"Muslim Aid is very open about the faith that motivates its relief and development work. UMCOR, in contrast, is largely silent about Jesus Christ and the Bible. No wonder there is such easy agreement between them."--Mark Tooley, IRD's Director of UMAction
Contact: Loralei Coyle, 202-682-4131, 202-905-6852 cell, firstname.lastname@example.org; Radio Interviews: Jeff Walton, email@example.com; both with The Institute on Religion and Democracy
WASHINGTON, July 23 /Christian Newswire/ -- The United Methodist Committee on Relief (UMCOR) has announced a new partnership with British-based Muslim Aid, with which it hopes to spend up to $15 million on joint relief projects around the world.
Muslim Aid prominently advertises its Islamic mission, such as a major initiative helping needy Muslims fulfill their "Qurbani" obligation for animal sacrifices. "All Muslims are required to offer the sacrifice of a small animal such as a goat, or offer jointly with others the sacrifice of a larger animal such as a cow," the Muslim Aid web site explains. "This act of sacrifice signifies the sacrifice Prophet Ibrahim (Abraham) was prepared to make when requested by God to sacrifice his son Ismail." Last year, Muslim Aid spent over a million dollars on Qurbani programs in over 59 countries.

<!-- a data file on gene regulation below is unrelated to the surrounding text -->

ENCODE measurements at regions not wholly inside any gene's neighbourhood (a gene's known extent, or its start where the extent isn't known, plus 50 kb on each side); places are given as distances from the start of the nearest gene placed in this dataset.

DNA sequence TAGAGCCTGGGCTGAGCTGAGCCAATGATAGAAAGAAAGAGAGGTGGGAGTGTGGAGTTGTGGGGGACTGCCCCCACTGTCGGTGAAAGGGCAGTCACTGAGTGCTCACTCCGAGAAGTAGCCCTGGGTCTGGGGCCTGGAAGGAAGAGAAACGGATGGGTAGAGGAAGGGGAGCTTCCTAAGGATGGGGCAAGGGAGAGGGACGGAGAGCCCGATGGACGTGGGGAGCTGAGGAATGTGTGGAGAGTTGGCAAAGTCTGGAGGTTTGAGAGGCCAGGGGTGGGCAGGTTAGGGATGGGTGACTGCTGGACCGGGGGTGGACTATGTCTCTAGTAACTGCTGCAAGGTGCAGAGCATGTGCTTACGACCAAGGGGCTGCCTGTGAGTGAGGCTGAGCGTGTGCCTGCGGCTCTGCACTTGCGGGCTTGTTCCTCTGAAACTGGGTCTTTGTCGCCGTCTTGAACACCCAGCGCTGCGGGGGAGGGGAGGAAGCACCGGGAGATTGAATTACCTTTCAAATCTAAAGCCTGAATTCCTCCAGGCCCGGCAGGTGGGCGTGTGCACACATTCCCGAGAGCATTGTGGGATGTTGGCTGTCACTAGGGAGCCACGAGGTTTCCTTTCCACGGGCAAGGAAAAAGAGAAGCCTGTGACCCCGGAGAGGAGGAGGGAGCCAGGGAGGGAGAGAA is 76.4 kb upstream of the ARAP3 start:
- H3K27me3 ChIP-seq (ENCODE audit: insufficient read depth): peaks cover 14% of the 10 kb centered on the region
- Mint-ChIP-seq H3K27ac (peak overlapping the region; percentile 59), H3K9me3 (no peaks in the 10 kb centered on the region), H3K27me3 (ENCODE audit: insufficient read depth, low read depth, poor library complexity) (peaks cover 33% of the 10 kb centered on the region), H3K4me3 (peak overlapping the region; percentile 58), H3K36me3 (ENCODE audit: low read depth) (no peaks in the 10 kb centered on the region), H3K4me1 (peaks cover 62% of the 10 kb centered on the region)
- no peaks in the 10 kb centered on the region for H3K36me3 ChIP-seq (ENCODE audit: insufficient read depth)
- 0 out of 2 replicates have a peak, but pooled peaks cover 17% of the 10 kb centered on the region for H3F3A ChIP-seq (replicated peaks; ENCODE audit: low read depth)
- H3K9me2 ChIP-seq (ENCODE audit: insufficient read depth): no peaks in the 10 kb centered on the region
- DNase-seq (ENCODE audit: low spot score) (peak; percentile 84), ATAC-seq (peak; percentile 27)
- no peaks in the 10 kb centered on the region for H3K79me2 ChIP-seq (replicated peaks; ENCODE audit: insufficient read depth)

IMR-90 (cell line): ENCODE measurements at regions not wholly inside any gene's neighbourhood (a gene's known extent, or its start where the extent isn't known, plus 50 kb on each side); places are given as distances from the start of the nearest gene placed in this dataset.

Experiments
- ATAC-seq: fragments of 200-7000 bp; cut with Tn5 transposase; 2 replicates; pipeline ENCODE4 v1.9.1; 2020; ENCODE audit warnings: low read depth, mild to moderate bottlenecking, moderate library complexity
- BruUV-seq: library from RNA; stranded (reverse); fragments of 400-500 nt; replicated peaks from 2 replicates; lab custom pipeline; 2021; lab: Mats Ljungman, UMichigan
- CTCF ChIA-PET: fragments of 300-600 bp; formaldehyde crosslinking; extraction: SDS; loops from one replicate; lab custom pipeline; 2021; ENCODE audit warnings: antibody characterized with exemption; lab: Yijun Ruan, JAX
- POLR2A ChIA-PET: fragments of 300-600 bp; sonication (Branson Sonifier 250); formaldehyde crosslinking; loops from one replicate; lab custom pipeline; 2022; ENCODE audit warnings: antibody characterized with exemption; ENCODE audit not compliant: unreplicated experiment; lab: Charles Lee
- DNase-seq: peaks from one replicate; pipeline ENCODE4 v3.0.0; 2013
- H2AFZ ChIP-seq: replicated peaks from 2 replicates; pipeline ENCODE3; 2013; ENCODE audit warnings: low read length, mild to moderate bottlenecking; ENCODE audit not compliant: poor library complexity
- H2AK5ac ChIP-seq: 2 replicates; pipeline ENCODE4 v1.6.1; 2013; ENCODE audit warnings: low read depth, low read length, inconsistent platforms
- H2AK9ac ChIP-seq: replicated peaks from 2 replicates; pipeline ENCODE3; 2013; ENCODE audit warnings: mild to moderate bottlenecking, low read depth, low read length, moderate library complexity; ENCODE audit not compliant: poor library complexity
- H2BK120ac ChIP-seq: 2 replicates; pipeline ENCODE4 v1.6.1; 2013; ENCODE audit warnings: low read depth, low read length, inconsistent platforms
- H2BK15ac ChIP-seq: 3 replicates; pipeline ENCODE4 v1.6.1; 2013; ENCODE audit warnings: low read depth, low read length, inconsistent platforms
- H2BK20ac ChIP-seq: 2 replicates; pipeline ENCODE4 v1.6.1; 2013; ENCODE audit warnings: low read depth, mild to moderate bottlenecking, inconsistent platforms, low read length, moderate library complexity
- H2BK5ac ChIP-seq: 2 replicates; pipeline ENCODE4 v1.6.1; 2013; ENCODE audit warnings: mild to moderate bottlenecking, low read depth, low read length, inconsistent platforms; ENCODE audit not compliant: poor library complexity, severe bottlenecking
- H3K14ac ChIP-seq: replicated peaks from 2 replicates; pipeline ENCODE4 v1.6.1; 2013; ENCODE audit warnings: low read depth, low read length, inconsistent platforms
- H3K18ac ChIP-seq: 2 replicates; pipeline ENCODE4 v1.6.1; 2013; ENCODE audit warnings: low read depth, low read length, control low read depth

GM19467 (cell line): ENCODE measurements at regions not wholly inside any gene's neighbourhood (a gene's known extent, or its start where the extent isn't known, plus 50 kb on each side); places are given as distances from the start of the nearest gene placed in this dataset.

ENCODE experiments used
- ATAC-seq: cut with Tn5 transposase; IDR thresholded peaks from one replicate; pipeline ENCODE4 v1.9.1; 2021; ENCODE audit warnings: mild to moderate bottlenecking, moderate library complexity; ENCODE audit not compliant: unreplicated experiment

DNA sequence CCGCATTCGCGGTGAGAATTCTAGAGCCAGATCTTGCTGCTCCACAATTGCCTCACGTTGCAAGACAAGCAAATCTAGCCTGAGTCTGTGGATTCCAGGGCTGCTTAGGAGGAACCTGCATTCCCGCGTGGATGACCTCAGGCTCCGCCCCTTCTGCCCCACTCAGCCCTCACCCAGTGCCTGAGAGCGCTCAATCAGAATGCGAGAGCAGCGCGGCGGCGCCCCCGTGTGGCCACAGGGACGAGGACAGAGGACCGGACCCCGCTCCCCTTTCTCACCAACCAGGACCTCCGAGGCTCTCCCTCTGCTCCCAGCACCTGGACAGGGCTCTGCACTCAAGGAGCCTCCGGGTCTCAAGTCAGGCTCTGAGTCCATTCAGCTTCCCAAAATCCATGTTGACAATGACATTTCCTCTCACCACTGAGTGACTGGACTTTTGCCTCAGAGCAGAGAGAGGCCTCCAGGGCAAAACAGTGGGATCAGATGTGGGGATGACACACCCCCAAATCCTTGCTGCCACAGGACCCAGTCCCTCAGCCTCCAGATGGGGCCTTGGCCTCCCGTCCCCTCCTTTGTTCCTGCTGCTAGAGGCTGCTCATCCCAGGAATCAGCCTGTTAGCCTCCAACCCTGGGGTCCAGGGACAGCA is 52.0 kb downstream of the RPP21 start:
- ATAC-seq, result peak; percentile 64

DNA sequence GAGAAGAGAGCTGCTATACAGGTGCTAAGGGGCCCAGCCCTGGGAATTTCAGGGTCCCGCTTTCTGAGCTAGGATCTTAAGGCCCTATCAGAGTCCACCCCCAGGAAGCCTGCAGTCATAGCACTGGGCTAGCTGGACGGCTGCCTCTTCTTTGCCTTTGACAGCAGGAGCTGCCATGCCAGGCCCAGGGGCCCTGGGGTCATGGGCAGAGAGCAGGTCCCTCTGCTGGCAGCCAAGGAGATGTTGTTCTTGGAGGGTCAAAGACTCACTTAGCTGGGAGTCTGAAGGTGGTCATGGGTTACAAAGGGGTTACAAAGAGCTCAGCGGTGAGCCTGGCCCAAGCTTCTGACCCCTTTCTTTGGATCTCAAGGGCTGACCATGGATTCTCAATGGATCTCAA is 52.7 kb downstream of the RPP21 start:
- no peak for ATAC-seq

In contrast, UMCOR's web site seems to contain no references to God, Jesus Christ or the Bible. UMCOR's operating budget last year was nearly $90 million. Muslim Aid's expenditures in 2005 were about $17 million.
Mark Tooley, IRD's Director of UMAction commented:
"Muslim Aid will be working with a liberal Protestant agency that is quiet about its religious beliefs but which almost certainly shares the political perspective of Muslim Aid leaders and supporters."
"Muslim Aid is very open about the faith that motivates its relief and development work. UMCOR, in contrast, is largely silent about Jesus Christ and the Bible. No wonder there is so such easy agreement between them."
"United Methodists and others might ponder why Muslim Aid freely professes its service to Allah, while UMCOR seems to prefer to avoid mention of Jesus Christ."
The Institute on Religion and Democracy, founded in 1981, is an ecumenical alliance of U.S. Christians working to reform their churches' social witness, in accord with biblical and historic Christian teachings, thereby contributing to the renewal of democratic society at home and abroad.